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Alfredo Ramos Martinez; La Malinche (Young Girl of Yalala, Oaxaca) (c. 1940). Photo: Denver Art Museum.
Alfredo Ramos Martinez, La Malinche (Young Girl of Yalala, Oaxaca) (c. 1940). Photo: Denver Art Museum.

Traitor, survivor or icon? Uncovering the taboos of La Malinche

An exhibition at the Denver Art Museum explores the evolution of this mythical figure of the Mexican imaginary.

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According to Mexican legend, La Malinche, also known as Malinalli (from the Nahuatl Malintzin 'grass') or Doña Marina, was one of 19 slave women given as tribute to the Spaniards by the Indigenous people of Tabasco after the battle of Centla, one of the key battles in the conquest of Mexico.

La Malinche became known for contributing to the Spanish conquest of the Aztec Empire by acting as an interpreter, advisor, and intermediary for Spanish conquistador Hernán Cortés. He chose her as a consort, and she later gave birth to his first son, Martín — one of the first Mestizos.

Over time, La Malinche has become a mythical figure in the Mexican imagination: while some consider her the symbolic "mother" of the new mestizo nation that is Mexico today, others consider her a "traitor" for having had a son with the conquistador, or a "heroine-victim" for having been enslaved. 

Now, a landmark exhibition at the Denver Art Museum (DAM) explores the woman's complex legacy and her impact on artistic culture on both sides of the U.S.-Mexico border. 

“This is the first time there’s ever been an exhibition like this,” Terezita Romo, the Latina curator in charge of the exhibition, explained to Artnet. “Even in Mexico, La Malinche’s story is always connected to Cortés — it’s always about the conquest. This exhibition really pushes that out. It’s more about this young indigenous teenager and what she did in terms, not only surviving, but of actually changing history.”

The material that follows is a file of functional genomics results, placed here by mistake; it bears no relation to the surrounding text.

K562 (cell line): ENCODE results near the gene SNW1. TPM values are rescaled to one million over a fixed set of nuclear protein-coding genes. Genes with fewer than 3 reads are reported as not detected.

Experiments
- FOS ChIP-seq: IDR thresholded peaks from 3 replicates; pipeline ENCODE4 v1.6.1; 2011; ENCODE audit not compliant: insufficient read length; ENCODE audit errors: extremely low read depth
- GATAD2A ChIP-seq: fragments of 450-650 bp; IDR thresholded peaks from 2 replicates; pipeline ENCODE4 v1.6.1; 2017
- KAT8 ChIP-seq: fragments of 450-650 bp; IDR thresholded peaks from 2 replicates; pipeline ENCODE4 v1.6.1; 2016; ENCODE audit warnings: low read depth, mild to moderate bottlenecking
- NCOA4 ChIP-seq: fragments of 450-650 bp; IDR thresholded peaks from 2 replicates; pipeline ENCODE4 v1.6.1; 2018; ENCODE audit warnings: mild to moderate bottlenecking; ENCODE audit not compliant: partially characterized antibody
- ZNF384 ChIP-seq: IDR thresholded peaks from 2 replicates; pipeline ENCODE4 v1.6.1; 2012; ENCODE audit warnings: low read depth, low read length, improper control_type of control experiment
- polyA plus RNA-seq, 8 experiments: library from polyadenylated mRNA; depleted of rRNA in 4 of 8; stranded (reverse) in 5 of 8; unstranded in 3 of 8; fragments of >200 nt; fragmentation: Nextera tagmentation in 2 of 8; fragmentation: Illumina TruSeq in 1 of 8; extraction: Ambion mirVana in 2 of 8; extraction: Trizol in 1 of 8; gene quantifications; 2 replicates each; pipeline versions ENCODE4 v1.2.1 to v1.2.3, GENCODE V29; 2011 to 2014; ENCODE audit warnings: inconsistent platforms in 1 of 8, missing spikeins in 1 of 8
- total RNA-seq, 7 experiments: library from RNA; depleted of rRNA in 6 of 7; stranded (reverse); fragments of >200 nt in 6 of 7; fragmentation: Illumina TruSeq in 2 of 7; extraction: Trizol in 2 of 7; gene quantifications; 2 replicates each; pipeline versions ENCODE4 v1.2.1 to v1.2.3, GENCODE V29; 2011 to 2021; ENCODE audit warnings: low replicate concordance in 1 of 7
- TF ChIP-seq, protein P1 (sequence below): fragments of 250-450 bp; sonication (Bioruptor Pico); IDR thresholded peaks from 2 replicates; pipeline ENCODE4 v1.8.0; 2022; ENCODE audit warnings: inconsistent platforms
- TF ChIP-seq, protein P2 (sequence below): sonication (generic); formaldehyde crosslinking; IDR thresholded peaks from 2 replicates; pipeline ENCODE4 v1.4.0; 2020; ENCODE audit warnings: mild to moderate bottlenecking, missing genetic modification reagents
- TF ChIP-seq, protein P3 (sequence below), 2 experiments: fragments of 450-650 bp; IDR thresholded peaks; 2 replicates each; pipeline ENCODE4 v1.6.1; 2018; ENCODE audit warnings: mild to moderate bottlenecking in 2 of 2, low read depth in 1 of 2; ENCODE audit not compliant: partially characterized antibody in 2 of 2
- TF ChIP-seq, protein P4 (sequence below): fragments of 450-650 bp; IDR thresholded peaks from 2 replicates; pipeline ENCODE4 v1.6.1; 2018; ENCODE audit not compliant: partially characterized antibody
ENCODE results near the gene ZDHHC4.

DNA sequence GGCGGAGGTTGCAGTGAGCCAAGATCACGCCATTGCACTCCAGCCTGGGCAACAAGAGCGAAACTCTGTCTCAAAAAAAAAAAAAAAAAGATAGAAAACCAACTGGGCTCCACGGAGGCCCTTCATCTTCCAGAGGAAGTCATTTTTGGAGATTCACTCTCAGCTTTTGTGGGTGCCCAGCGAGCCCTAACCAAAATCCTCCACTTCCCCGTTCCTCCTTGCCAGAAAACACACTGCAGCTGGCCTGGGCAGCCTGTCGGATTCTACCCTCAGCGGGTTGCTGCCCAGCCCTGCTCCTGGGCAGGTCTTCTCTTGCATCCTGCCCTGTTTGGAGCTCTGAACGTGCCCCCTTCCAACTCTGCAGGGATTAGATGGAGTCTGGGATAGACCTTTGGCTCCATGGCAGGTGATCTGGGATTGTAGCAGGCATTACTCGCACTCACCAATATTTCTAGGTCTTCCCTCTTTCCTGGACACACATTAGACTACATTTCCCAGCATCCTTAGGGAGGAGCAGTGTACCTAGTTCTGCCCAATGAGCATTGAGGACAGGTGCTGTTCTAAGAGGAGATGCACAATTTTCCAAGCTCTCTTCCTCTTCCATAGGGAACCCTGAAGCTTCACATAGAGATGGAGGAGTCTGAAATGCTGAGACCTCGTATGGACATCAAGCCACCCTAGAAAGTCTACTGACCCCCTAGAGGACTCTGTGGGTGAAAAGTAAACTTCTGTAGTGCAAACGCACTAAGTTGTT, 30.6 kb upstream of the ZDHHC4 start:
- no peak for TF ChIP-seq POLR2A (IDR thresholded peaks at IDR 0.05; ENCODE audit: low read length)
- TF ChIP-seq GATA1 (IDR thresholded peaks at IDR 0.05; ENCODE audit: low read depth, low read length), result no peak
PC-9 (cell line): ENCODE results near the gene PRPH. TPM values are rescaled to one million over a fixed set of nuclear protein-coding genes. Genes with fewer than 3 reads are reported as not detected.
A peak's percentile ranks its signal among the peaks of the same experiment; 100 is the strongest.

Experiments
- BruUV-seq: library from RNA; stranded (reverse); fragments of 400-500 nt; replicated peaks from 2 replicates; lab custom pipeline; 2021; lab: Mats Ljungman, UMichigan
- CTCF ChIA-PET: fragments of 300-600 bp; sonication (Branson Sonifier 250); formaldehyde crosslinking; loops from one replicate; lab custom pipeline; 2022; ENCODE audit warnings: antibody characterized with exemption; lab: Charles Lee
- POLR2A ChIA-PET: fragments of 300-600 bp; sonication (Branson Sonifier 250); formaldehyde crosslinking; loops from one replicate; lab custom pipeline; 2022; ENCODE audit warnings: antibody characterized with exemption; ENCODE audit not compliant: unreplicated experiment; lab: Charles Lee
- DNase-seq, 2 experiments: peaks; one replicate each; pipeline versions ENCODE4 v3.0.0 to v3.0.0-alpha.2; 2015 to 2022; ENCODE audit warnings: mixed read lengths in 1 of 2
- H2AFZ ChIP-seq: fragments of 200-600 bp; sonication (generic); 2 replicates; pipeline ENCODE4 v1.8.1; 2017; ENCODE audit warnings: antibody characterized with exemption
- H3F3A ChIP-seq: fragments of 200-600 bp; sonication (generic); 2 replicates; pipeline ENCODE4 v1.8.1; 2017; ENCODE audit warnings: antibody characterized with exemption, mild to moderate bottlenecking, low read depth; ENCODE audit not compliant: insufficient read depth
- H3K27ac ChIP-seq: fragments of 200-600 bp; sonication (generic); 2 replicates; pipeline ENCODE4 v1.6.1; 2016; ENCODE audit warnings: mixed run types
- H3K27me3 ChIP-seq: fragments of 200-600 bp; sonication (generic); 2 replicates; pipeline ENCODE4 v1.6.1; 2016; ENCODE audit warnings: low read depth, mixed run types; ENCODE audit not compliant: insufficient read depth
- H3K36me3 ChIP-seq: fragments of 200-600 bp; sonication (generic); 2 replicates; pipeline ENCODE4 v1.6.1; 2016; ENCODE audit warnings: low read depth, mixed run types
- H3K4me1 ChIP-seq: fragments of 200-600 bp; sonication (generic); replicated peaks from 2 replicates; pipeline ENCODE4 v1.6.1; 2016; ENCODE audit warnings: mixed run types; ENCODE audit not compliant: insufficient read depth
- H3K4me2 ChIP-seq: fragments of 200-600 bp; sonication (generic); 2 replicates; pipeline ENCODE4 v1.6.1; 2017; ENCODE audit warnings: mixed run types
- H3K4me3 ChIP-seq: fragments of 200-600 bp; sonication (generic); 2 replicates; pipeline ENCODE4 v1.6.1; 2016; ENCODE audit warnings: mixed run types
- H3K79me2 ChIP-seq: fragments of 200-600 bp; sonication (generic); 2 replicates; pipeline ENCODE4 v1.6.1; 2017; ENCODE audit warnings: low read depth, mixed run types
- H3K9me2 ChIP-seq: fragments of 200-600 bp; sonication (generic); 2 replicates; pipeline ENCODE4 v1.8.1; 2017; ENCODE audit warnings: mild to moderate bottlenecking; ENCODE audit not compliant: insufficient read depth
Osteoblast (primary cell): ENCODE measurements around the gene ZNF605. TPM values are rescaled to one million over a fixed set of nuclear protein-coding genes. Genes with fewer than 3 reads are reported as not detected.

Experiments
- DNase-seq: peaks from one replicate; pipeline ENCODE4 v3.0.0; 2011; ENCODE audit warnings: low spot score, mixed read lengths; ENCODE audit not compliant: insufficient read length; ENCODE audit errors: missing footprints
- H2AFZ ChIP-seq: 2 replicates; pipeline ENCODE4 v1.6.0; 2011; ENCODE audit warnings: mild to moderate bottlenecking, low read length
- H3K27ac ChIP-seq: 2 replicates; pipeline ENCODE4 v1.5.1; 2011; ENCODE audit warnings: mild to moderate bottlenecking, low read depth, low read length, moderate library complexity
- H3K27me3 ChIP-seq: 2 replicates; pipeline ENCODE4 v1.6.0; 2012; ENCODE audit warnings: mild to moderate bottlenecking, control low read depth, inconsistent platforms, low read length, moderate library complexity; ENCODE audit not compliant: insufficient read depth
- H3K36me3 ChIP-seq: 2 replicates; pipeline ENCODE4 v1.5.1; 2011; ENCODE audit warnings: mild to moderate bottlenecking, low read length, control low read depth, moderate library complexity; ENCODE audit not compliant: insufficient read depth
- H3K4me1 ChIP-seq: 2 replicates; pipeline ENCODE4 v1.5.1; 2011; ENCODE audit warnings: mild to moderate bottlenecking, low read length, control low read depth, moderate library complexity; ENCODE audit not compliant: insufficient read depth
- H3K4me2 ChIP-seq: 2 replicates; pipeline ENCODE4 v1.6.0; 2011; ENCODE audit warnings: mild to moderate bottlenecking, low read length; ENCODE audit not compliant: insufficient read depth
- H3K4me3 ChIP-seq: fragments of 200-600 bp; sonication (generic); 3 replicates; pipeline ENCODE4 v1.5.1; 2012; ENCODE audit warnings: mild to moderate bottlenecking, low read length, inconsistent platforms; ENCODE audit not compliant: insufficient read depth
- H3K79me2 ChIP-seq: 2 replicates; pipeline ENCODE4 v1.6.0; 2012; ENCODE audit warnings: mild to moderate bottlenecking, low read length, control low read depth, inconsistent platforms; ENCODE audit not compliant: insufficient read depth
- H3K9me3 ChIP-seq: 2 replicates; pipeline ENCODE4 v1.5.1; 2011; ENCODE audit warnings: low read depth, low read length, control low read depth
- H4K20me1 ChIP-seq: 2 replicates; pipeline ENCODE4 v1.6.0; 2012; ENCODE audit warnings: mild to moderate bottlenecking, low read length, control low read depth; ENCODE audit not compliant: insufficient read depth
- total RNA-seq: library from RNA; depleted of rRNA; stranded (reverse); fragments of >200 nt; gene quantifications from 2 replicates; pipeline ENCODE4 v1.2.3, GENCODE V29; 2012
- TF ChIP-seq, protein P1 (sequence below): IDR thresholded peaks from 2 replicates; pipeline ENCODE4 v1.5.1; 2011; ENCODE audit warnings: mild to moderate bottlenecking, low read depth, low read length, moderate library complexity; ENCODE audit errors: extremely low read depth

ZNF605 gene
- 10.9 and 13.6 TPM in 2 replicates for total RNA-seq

The exhibition explores La Malinche's role as an interlocutor between the Aztec and Spanish peoples, from Cortés' first written description of her, "the language I have," to "the mother of the mestizo," to "the mother of the mestizo. To that of "mother of mestizaje" after the end of the Mexican Revolution, as a symbol of a new mixed race. 

In another section, the exhibition explores the role of La Malinche as a traitor,  a role she played for much of the 20th century: as a person who turned her back on her people, inviting generations of ethnic cleansing. It was during this time that the word "malinchista" became popular as a pejorative term for someone who prefers foreign cultures to her own. 

One of the goals of the exhibition is to invite the visitor to reflect on this insulting view of La Malinche, based on a sexist and misogynistic view of a woman's influence, according to the exhibition curators. 

In response to this period of denigration, La Malinche was vindicated as an icon of the Chicano movements of the 1960s and 1970s. The exhibition features some works that show how her image has been embraced by different communities, from feminists to trans activists.

Traitor, Survivor, Icon: The Legacy of La Malinche, brings together 68 artworks that will be on display at the DAM through May 8, 2022. The exhibition will then travel to the Albuquerque Museum and the San Antonio Museum of Art.

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